Help a Bernal Neighbor Working to Beautify Part of Mission Street


One of the most conspicuous things you notice when you look at older (pre-1970) photos of San Francisco is that there were far fewer trees in our open spaces and along our streets. The city looks somewhat more harsh, and vastly more naked. Tree-planting has done a lot to make our glamorous urban lifestyles more lovely, but some parts of Bernal Heights have not yet received an arboreal upgrade.

Neighbor Erik Williams is leading the charge to get some trees planted along the College Hill stretch of Mission Street, and he could use your help. Neighbor Erik writes:

I live on Mission Street in Bernal Heights, very close to St Mary’s Pub.

I’m currently working with the SF Department of Public Works to have trees planted along Mission between Crescent and Park streets. I feel this would improve the look of the neighborhood. The city is supportive, and we have a good advocate within the department. However, we need other residents to contact the DPW to show support in order to get the plantings funded.

Mission Street is a vital corridor for Bernal Heights, and we have an opportunity to convince the city to invest in making Mission Street more beautiful. DPW will evaluate the corridor for tree planting, provided those of us in the neighborhood write in to show our support.

Although much of Mission Street is tree-lined as it runs through Bernal Heights, there are no trees along the 3800 block, from Crescent Ave to Park St. This area is the top of College Hill, where the Bernal subregions of Holly Park, St Mary’s Park, and College Hill border each other. This area includes many local business such as St Mary’s Pub, Giovanni’s Pizza Bistro, and Balompie Café.

We want to make this a better neighborhood for families and children, and we need your support. Please write in support of this tree planting for the 3800 block of Mission St by emailing the SF department of Public works at:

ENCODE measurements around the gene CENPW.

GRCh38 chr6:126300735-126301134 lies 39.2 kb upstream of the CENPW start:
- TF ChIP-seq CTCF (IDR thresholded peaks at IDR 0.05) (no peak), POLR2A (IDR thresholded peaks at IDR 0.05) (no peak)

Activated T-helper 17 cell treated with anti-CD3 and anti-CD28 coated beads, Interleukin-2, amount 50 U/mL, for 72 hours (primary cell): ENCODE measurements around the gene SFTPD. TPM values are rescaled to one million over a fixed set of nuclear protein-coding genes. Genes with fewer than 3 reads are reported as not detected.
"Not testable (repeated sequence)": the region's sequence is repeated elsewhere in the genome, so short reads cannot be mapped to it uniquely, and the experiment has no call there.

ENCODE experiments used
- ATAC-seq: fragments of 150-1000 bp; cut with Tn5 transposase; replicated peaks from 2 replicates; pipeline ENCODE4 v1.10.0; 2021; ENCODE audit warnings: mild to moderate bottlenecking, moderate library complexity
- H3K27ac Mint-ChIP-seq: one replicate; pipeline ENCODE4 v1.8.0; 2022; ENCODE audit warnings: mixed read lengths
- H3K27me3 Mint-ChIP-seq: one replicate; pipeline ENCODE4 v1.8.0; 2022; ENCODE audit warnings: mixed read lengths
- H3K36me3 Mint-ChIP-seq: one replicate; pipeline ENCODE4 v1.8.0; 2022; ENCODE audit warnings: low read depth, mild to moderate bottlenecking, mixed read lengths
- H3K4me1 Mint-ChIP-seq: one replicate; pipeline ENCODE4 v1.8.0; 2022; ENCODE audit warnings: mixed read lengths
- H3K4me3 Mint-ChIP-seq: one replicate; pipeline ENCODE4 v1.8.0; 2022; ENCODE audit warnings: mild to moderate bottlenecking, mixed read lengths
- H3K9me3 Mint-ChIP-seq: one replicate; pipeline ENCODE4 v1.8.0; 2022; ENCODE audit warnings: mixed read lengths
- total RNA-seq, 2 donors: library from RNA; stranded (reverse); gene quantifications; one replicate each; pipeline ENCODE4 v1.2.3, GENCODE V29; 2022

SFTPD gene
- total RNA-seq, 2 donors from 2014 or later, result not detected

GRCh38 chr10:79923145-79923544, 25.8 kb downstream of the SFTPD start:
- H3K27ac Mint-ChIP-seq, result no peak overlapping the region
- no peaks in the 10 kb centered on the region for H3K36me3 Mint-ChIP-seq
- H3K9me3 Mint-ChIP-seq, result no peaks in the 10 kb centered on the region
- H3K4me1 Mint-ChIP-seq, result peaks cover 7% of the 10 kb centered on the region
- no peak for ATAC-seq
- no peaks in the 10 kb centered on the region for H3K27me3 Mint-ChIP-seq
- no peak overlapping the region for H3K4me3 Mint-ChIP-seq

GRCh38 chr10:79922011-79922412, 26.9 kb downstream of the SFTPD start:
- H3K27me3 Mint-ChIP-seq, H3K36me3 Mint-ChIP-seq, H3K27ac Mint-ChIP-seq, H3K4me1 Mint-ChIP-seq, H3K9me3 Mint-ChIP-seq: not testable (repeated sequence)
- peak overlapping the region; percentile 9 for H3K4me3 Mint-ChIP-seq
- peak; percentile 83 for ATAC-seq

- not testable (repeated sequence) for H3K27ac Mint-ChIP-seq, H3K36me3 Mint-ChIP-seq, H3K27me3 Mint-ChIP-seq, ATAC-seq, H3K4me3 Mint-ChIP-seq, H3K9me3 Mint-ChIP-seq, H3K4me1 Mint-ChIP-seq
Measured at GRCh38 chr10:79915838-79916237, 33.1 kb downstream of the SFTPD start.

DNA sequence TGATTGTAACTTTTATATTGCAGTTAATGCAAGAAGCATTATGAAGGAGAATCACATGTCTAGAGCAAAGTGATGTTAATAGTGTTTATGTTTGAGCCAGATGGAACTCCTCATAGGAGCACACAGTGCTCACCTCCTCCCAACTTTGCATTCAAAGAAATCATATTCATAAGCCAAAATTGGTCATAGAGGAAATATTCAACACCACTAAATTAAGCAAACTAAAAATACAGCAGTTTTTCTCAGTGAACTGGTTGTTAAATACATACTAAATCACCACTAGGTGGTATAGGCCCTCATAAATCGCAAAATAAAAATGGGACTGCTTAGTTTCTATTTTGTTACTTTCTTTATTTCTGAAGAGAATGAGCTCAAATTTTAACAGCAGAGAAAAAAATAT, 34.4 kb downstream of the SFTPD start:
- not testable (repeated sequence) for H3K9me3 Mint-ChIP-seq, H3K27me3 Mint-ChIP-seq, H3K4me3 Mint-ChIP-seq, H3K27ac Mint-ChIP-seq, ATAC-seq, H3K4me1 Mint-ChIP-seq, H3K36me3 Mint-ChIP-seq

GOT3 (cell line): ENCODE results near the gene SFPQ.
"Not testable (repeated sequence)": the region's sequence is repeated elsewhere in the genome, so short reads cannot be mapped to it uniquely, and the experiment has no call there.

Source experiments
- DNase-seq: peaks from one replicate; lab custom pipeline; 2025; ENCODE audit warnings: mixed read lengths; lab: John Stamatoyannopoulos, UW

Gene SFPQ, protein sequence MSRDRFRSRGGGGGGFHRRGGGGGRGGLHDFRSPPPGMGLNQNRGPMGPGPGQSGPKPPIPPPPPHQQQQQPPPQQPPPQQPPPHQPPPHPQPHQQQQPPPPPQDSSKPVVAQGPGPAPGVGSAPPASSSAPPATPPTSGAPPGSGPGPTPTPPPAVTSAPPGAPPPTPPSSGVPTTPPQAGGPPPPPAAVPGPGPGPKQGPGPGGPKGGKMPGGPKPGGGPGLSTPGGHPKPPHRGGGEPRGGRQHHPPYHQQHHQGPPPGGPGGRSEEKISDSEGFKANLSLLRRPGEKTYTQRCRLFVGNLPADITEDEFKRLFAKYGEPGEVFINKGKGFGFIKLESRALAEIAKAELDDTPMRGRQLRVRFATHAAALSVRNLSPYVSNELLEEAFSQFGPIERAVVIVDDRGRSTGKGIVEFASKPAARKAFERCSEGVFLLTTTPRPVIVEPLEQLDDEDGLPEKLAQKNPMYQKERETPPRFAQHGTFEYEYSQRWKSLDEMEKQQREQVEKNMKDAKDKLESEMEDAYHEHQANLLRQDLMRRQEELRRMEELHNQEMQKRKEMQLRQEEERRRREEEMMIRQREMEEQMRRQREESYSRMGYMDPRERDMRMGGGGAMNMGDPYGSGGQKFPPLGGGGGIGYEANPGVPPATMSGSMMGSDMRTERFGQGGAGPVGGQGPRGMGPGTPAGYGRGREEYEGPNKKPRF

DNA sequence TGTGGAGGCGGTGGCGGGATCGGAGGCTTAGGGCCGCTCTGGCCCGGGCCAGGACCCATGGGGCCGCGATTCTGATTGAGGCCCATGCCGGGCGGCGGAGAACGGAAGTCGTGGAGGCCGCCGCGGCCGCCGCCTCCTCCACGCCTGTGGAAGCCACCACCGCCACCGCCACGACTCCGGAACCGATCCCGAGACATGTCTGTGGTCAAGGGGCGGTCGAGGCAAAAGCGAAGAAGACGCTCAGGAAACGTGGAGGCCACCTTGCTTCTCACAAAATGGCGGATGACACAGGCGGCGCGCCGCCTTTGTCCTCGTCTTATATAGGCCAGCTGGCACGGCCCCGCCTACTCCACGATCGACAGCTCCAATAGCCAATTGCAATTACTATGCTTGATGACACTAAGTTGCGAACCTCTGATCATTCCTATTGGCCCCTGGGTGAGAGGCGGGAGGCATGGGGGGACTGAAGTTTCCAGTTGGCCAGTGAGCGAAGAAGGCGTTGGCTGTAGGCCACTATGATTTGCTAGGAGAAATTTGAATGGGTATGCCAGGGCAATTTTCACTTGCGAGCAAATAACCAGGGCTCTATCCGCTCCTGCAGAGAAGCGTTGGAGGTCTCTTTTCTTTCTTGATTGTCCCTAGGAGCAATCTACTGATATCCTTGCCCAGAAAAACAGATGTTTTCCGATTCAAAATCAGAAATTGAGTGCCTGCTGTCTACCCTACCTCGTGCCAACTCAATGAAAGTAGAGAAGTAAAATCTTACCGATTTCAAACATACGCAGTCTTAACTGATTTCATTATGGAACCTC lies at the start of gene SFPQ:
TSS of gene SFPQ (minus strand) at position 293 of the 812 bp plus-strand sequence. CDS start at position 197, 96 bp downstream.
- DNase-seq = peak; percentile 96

I’ve created some images to show how the plantings could look. As I’m sure Bernalwood readers will agree, the addition of the trees would add appeal and vibrancy to the neighborhood.

Please take a few minutes to write in and support the tree planting. Feel free to contact me if you have any questions.

PHOTOS: via Neighbor Erik

18 thoughts on “Help a Bernal Neighbor Working to Beautify Part of Mission Street

  1. Thanks for posting, Todd! Erik, I owe you an email. I’d be happy to rally some letters of support.

    One question: Would Public Works be watering and maintaining these trees? Or would each property owner be responsible for their tree? (That’s been a sticking point when we’ve tried to get trees planted along Mission in the past, especially with absentee landlords.)

    Thanks, and looking forward to working with you,

      • Thanks, Doug. We in College Hill have had “free tree” money in the past year (greening grants from Supervisor Wiener and AT&T’s cable cabinets) to plant trees and sidewalk gardens at:
        • 3800 Mission (Marina’s Beauty Salon and apartment building, on both Mission and Richland sidewalks);
        • 3798 Mission (New College Hill Market and apartment building, on both Mission and Richland sidewalks);
        • 3444 Mission (formerly JJ Shoe Repair and apartment building, on both Mission and College);
        • Anywhere in between these addresses and all the way north to Highland on Mission

        But property owners refused to sign the DPW/FUF permits for free trees (which neighbors were willing to help water) because long-term maintenance of the trees and surrounding sidewalks currently falls to the property owners.

        I doubt we’ll sway those absentee landlords—or any holdout property owners—until the City takes back ownership and maintenance of street trees and sidewalks, which Supervisor Wiener has proposed as part of the Urban Forestry Plan:

        Click to access UrbanForestPlan-121814_Final_WEB.pdf

        To fund that plan (and both tree and sidewalk maintenance), keep an eye out on this fall’s or next fall’s 2016 presidential ballot for a $45-$85 parcel tax or City General Fund set-aside:

        (Personally, I’d happily pay $45-$85 to have my tree maintained by a certified arborist and my sidewalk repaired by the City if there’s any root-cracking issues. That’s a steal.)